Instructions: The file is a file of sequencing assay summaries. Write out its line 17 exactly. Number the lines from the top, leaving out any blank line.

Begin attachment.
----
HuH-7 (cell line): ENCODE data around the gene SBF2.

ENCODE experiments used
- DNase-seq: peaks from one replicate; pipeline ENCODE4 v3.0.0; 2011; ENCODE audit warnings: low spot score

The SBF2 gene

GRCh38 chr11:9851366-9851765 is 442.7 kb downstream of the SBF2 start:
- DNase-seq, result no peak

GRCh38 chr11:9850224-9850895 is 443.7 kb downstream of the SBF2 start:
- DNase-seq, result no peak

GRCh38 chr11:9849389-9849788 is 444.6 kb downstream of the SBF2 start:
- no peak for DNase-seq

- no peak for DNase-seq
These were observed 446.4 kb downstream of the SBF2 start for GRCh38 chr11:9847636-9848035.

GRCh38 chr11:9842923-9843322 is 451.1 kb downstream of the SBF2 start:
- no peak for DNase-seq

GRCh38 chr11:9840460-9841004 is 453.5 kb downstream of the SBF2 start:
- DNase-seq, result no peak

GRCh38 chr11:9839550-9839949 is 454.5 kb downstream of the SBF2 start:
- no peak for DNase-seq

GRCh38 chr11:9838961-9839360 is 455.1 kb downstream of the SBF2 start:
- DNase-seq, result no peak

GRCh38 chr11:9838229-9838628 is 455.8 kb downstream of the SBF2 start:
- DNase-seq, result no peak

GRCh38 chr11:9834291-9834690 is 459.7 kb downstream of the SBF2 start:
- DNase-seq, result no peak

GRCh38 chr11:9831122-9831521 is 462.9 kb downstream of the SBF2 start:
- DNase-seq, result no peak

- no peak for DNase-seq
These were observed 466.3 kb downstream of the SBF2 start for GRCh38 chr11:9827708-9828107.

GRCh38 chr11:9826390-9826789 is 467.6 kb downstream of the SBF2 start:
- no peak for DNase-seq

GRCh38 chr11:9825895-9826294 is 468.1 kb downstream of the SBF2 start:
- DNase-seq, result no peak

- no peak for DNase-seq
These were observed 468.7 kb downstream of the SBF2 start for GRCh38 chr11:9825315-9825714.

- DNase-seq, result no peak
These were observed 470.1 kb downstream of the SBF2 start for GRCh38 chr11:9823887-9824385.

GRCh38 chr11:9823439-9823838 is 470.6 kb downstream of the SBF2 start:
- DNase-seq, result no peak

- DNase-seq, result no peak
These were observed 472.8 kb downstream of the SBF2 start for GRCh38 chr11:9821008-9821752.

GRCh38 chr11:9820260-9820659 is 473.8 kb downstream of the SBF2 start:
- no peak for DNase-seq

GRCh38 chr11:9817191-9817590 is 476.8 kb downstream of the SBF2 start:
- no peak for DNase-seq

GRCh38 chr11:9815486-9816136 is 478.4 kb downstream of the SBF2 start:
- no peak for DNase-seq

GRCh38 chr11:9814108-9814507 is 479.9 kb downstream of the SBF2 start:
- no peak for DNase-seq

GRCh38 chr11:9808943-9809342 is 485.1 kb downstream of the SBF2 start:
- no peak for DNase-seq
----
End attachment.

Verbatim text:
GRCh38 chr11:9839550-9839949 is 454.5 kb downstream of the SBF2 start: